The Chilbury Ladies’ Choir by Jennifer Ryan

“All happy families are alike; each unhappy family is unhappy in its own way” Anna Karenina

I read this book through the night, slept a few hours and woke up happy. Considering the countless number of books written and read on war, leading to war, during the war and post war, my expectations were moderate. This book did me a world of good, especially during a low period in my life. It reminded me that while death might be the reality, I still need to get on with the business of living, so there is not a moment to lose, or to regret.

The book has a whole lot of motley caste living in Chilbury village – an overbearing, patriarchal, brutal father with a cowering mother and two beautiful daughters, normal in every way, except they have just lost their eldest son / brother to a war submarine explosion. Brigadier needs a son to keep the wealth in the family, fortunately his wife is pregnant. The book opens at the funeral and choir is at the centre of it all.

We go through the book via a series of letters written between friends, acquaintances and sometimes banal correspondence, as well as daily diary notations. Chilbury is left mostly with women and old men to fend for themselves, with men gone off to the war or killed during the war. Choir without men is unimaginable but a choirmistress, a force of nature brings it together and convinces the ladies to continue singing, to relieve the stress, the pain and boredom of the war all around.

“Sometimes the magic of life is beyond thought. Its the sparkle of intuition, of bringing your own personal energy into your music”

The story progresses as the choir leads to amazing performances and stands out by winning a competition at a church with candles abound, what with war blackouts and no organ available due to lack of electricity. Choir goes on to perform in various villages to help uplift the spirit of people suffering through bombed existence, loss of loved ones and lack of, well, everything. Though the book is not just about the choir but the lives of the choir group. How the group sticks together to support each other, creates a sense of community for those left behind and grieves together for the ones lost forever, by remembering them and celebrating their lives.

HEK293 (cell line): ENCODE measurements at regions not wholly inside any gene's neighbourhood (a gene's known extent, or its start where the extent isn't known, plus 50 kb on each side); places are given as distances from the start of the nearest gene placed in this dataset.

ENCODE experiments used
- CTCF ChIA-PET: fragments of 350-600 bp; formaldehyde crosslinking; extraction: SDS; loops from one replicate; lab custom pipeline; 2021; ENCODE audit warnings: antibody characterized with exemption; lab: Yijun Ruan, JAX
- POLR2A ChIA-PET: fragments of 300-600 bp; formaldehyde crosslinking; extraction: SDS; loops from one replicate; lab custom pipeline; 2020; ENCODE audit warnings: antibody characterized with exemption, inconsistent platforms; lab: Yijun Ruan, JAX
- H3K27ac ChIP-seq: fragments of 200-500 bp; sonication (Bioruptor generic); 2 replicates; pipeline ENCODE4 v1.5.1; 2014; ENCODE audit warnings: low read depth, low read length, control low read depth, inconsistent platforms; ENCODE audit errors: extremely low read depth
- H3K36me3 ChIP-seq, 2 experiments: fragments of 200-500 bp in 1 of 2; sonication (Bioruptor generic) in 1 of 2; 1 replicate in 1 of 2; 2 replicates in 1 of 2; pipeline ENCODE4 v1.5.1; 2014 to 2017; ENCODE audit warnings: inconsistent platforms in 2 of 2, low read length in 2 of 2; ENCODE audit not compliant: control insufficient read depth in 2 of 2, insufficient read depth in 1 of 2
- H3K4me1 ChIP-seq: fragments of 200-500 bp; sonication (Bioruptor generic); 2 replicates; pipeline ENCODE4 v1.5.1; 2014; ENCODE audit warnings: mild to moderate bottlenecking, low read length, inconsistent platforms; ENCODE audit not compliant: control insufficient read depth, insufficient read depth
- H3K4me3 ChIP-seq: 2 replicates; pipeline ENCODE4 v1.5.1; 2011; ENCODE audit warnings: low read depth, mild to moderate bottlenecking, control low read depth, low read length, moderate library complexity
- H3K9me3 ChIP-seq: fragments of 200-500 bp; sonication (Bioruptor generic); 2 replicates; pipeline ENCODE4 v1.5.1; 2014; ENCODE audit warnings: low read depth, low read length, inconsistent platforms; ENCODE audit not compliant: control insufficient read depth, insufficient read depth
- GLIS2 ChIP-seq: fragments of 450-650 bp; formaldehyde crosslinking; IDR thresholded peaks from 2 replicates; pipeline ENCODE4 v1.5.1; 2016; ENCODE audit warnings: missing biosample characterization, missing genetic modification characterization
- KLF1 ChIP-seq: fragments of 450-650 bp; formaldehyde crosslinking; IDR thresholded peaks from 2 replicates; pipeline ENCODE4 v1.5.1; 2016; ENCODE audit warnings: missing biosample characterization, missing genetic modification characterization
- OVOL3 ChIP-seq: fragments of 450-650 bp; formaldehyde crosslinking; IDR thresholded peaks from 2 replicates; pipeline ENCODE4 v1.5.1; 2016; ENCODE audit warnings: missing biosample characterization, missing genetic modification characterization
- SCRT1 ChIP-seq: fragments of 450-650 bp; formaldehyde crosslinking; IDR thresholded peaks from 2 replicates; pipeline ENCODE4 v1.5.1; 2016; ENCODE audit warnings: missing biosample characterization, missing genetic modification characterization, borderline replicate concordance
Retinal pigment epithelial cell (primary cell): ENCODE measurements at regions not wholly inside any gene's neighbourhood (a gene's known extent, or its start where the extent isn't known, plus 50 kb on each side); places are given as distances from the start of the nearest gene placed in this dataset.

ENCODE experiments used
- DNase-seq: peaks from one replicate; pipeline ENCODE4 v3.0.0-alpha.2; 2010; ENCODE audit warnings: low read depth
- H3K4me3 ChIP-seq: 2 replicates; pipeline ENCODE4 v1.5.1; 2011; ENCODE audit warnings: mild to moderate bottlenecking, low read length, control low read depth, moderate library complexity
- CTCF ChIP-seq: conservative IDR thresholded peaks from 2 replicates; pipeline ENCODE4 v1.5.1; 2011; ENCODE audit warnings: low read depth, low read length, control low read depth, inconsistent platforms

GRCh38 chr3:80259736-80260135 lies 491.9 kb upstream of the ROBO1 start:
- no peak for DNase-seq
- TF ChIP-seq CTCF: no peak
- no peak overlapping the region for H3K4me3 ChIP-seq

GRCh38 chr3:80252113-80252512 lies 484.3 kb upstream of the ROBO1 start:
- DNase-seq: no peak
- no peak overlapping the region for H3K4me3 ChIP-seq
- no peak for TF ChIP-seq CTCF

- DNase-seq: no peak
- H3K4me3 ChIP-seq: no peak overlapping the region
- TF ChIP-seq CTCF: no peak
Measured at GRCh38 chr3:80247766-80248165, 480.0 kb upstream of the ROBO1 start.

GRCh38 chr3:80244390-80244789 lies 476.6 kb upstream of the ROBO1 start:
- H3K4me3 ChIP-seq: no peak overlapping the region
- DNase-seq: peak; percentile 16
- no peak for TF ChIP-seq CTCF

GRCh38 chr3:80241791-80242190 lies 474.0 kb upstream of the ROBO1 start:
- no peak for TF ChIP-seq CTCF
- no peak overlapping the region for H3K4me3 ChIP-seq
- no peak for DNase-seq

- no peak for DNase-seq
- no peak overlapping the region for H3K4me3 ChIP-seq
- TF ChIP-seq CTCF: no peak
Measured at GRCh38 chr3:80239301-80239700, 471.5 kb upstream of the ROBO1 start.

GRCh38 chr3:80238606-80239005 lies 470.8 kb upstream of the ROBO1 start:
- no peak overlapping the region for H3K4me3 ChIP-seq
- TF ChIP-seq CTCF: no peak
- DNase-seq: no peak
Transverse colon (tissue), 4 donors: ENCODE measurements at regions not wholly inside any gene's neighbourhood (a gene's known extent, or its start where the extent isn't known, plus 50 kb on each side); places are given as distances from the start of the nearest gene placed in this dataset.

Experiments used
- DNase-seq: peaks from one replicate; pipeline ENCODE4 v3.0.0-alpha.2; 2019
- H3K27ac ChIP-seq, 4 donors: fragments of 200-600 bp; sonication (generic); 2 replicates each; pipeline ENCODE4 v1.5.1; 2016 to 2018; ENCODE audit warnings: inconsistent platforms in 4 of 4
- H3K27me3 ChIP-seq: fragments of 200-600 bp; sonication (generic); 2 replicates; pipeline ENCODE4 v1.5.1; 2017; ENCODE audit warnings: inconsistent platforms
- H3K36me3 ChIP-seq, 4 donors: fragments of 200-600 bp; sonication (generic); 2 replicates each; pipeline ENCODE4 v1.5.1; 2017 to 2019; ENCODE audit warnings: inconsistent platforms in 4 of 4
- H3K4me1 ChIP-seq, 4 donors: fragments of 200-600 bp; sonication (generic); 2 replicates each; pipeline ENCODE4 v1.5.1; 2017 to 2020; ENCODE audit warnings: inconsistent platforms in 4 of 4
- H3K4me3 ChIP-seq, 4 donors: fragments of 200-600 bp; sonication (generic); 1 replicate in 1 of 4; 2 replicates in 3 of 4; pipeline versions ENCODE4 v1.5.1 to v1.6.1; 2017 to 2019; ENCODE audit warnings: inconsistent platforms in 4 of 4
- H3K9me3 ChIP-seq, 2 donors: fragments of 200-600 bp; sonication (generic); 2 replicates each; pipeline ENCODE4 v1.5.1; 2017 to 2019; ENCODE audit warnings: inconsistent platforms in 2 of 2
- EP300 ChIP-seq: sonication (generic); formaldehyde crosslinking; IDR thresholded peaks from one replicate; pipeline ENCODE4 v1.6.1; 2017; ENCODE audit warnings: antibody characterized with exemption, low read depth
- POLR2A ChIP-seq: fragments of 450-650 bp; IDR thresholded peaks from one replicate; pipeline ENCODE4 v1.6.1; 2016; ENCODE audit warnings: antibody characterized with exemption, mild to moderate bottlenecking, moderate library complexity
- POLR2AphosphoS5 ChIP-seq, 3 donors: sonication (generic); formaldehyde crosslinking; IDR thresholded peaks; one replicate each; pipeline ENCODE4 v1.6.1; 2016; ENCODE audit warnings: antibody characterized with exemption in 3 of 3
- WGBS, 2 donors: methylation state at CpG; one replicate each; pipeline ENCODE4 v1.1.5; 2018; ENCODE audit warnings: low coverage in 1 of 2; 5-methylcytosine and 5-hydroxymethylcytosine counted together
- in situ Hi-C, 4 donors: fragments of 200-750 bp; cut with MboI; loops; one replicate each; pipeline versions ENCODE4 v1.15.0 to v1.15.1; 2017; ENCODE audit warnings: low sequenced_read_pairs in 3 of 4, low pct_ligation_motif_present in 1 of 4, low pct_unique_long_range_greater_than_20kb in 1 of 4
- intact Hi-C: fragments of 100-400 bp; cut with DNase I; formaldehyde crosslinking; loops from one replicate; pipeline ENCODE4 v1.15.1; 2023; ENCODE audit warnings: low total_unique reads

Without giving away too much, the story unfolds with a baby swapping scandal, unwed pregnancy, billeting woes and children losing their parents. Some things remain the same, war or no war, greed knows no bounds, gold diggers continue on their path and sometimes life takes strange turns and coming of age is both heartbreaking and painful.

I am glad I read this book and at this moment, too. “Realising that you’re going to die actually makes life better as its only then that you decide to live the life you really want to live, not the one everyone else wants you to live. And to thoroughly enjoy every minute”

Thank you for the reminder dear author!

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